It’s one of those calls viewers won’t soon forget, perhaps never, hearing the thrill in the voice of South Pasadena’s Joe Davis, describing the history-making no-hitter on Fox Sports Wednesday night as starter Cristian Javier, pitching six strong innings, and the Houston Astros’ bullpen shutdown the Philadelphia Phillies in Game 4 of the World Series.
Javier, Bryan Abreu, Rafael Motero and Ryan Pressly all had a hand in it, orchestrating the first combined no-hitter in the World Series. It joins Don Larsen’s perfect game in 1956 as the only no-hitters over the 118 editions of the Fall Classic.
The foursome struck out 14 Phillies’ hitters, giving up only three walks on the night.
Javier was nearly flawless against Phillies’ hitters before Houston relievers mopped it up from there, Ryan Pressly getting J.T. Realmuto to ground out to Alex Bregman at third for the final out in the 5-0 Astros’ win.
“Realmuto, bouncing ball to third, picked by Bregman, throws across in time!” Davis told Fox Sports viewers, raising his voice. “The Astros have a World Series no-hitter!”
Unhittable, Javier threw 97 pitches, recorded nine strikeouts, gave up just two walks and struck out the side in the fourth inning.
“It’s funny,” Javier told Fox-Sports through translator. “My parents told me today I was going to throw a no-hitter, and thanks to God, I was able to accomplish that.”
A post-season no-hitter, the only other of its kind, was recorded in 2010 by Roy Halladay pitching for the Phillies against the Reds in Game 5 of National League Division Series and throwing it in the very same place where history was made Wednesday – Philadelphia’s Citizens Bank Park.
“A combined no-hitter is hard to do,” said Astros’ manager Dusty Baker when it was all over, “because usually somebody’s going to give it up during that no-hitter. So, all our guys were poised and ready and strong.”
The Astros’ win tied the World Series two games apiece in the best of seven series with Game 5 and added a third victory, 3-2, Thursday and are now one game away from claiming the title. Game 6 is set for Saturday night in Houston and Game 7, if necessary, on Sunday.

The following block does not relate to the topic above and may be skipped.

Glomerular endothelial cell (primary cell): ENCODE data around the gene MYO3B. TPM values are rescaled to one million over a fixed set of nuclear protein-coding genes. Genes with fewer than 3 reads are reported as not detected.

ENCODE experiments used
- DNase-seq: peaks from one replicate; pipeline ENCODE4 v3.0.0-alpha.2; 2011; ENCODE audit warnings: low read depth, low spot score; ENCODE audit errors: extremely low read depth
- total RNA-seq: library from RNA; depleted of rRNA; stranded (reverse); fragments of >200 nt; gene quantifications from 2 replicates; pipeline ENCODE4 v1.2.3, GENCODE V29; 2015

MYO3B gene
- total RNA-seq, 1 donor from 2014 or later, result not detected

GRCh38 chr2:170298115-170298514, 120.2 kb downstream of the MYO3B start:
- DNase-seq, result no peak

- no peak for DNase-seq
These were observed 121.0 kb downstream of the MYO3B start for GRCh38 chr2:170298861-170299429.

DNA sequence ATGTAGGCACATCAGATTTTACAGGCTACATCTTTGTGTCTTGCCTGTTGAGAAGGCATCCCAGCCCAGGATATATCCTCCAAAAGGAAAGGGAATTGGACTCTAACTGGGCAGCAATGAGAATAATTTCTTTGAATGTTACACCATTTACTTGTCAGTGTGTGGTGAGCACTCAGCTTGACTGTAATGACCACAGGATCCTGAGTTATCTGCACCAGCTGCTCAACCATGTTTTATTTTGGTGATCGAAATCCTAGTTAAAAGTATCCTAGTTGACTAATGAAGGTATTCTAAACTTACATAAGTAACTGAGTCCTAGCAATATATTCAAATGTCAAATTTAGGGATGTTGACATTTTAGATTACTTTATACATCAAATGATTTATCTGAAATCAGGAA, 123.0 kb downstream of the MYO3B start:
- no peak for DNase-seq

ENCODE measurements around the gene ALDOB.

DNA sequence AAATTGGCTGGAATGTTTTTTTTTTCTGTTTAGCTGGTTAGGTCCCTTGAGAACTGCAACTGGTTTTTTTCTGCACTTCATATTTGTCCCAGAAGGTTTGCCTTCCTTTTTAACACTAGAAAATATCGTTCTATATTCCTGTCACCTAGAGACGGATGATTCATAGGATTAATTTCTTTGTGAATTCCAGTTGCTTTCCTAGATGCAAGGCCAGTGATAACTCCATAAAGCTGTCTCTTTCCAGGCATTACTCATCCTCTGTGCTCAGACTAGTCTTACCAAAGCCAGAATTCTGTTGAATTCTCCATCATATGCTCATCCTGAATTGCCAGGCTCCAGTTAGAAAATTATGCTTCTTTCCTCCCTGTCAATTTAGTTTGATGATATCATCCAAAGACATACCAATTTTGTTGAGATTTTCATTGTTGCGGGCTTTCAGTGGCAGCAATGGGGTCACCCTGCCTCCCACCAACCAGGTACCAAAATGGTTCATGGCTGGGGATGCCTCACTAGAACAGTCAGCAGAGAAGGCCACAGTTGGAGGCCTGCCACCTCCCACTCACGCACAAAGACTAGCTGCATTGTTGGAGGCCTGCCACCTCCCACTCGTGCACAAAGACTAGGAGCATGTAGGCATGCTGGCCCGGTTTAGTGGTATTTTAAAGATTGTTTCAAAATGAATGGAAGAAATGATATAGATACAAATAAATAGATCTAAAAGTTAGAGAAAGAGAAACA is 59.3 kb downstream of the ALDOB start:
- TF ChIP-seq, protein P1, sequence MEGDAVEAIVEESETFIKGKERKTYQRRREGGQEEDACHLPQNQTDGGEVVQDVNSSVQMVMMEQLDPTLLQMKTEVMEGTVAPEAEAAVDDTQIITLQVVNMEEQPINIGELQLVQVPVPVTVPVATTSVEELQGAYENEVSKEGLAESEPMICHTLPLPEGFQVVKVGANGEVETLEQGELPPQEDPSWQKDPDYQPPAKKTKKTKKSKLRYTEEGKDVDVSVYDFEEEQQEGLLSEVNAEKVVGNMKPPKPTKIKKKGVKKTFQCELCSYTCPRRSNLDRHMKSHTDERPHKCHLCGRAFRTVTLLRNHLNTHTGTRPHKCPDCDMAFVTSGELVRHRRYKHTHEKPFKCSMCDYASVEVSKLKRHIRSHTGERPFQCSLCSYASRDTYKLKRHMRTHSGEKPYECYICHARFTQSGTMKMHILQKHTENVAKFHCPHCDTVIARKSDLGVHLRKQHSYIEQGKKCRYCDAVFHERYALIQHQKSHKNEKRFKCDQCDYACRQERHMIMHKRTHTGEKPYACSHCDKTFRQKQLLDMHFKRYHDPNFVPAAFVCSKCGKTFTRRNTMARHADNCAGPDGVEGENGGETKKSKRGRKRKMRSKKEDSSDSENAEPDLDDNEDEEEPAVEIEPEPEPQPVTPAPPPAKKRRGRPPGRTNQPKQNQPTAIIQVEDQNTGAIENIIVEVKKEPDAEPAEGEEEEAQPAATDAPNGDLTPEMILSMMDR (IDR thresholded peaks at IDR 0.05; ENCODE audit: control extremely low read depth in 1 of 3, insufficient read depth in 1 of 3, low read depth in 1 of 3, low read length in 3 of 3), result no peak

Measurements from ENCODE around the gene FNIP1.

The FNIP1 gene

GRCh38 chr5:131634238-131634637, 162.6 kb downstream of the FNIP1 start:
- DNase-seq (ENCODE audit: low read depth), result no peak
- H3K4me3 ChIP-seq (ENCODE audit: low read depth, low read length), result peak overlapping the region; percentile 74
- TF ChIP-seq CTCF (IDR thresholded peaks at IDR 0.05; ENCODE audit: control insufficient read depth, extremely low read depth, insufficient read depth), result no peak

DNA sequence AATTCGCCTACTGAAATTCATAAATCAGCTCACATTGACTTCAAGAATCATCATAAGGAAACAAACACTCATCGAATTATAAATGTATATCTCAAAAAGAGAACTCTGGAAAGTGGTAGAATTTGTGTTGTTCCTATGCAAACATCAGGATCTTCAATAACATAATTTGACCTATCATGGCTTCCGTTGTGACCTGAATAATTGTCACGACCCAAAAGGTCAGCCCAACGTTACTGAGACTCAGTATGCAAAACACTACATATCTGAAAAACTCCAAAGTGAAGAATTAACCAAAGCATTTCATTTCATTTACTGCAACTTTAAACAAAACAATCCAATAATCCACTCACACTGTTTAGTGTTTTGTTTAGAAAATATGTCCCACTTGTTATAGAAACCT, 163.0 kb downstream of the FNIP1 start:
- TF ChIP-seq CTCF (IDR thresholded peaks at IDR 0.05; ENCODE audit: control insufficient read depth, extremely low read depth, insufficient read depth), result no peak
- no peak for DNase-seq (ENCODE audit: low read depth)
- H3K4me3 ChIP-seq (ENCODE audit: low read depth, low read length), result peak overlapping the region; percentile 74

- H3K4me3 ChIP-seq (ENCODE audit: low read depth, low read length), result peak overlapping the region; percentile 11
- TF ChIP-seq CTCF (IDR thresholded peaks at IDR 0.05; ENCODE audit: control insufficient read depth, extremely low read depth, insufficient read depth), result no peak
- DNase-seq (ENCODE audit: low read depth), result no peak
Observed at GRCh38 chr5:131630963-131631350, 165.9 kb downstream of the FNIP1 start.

Along with his World Series duties, Davis is well known in these parts as the play-by-play broadcaster for the Los Angeles Dodgers, replacing the late legendary broadcaster Vin Scully in 2017.
Weighing in after watching the combined no-hitter was Mark Langill, also a South Pasadena resident, who knows a little bit – make that a lot – about Dodger history. He just happens to be the club’s longtime historian.
“During the game, I thought of the comparisons between Vin Scully and Joe Davis in terms of accomplishing so much at an early age in their respective broadcasting careers,” explained Langill. “And in Joe’s first World Series, of course there is a no-hitter, only the second in World Series history.”
Langill pointed out that Scully was on the air for the first one when Don Larsen of the 1956 New York Yankees had his perfect game performance against the Brooklyn Dodgers.
“Like Vin, Joe’s smooth style makes it sound so easy to call a major event on television,” added Langill. “But that result is the byproduct of hard work and preparation, which Scully learned from Red Barber at the start of his Dodger career in 1950. And like Vin, Joe has proven he can also broadcast football at the highest level of excellence.”